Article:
Tall, dark, attractive, blue-eyed, blond, intelligent, athletic, funny, fit, shapely — certain traits turn us on when it comes to finding someone to love.
But with couples breaking up all the time and a 50 percent or so divorce rate, those traits mean little when it comes to what really matters — finding someone who won’t break our heart.
What if we could have proof that our partner was madly, deeply in love with us? What if we could be guaranteed that our partner would never cheat on us? What if we could marry knowing that our partner would never divorce us? What if we could turn a “player” into a loving husband and family man? Would we want to know? Would we gladly sign up to tweak our sweetheart’s genetic composition to have the love we want?
When it comes to matters of the heart, love has less to do with the heart and more to do with the brain. New technologies, like functional magnetic resonance imaging (fMRI), allow us to look inside the brain when it’s in the throes of love — or just mere attachment love. And they also allow us to weed out a man or woman who, despite promising to love, honor and cherish us above all others “till death do us part,” is more likely to break that vow.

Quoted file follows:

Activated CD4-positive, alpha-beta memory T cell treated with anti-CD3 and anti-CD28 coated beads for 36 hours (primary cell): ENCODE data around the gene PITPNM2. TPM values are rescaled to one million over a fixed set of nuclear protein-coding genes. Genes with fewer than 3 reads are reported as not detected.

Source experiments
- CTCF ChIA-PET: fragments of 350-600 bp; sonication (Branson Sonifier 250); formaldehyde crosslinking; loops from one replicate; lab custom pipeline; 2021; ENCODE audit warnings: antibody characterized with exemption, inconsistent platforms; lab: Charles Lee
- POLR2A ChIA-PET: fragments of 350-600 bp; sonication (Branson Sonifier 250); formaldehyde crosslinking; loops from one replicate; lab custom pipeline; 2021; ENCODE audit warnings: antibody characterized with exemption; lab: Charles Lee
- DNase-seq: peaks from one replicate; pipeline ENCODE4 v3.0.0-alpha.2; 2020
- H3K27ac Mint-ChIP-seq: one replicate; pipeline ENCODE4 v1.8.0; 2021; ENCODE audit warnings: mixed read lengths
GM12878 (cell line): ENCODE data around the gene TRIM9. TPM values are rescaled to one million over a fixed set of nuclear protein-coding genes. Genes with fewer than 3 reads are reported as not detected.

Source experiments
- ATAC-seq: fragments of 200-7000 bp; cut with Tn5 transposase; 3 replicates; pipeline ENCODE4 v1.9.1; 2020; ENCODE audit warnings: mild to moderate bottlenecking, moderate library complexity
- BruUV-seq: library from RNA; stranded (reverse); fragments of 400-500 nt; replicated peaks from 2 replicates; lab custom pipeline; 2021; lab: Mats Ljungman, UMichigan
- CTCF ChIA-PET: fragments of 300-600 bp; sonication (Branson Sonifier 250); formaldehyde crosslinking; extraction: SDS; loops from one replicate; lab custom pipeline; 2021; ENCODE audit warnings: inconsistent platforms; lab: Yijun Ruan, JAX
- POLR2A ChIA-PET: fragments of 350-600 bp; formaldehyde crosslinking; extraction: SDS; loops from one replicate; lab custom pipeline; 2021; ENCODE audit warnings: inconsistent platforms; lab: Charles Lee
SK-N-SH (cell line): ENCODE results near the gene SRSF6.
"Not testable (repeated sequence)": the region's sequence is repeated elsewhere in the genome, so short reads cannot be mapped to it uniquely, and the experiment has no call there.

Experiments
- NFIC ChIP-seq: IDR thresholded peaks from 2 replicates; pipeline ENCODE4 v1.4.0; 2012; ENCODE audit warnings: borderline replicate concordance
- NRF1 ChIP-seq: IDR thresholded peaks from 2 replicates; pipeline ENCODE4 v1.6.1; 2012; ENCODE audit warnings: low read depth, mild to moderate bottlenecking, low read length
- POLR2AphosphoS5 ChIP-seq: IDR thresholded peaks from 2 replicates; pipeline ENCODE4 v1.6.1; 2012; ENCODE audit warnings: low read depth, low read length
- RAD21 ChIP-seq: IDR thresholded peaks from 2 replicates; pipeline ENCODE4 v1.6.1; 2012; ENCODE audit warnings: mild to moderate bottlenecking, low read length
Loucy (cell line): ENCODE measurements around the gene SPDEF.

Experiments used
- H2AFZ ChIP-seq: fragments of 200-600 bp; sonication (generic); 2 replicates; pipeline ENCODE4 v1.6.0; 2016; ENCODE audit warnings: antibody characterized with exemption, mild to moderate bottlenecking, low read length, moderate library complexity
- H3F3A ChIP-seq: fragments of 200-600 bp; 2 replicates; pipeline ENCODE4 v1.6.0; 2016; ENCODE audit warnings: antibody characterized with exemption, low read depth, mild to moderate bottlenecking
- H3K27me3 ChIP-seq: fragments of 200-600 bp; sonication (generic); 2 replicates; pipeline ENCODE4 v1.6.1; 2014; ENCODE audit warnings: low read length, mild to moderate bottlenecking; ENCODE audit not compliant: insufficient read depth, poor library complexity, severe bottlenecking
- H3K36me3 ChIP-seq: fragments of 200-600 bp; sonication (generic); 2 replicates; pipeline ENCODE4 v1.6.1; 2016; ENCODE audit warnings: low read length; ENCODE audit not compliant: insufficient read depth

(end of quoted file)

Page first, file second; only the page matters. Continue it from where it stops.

It will be a while before we’ll be able to purchase or download a hand-held truth-o-meter and use it on a would-be lover, says science journalist Judith Horstman, author of the newly published The Scientific American Book of Love, Sex and the Brain: The Neuroscience of How, When, Why and Who We Love. But breaking a promise is a neurological event, documented by researchers at the University of Zurich in Switzerland, and that means one day all of us might be able to peer inside the minds of those we’re thinking of committing to and discover if they’re just as committed.
But maybe despite our best judgment we fall for someone whose brain scan proves he’s prone to breaking promises anyway; should we forget about him and try to find someone else? Not so fast — what if we could give him a pill that would turn him into a faithful partner?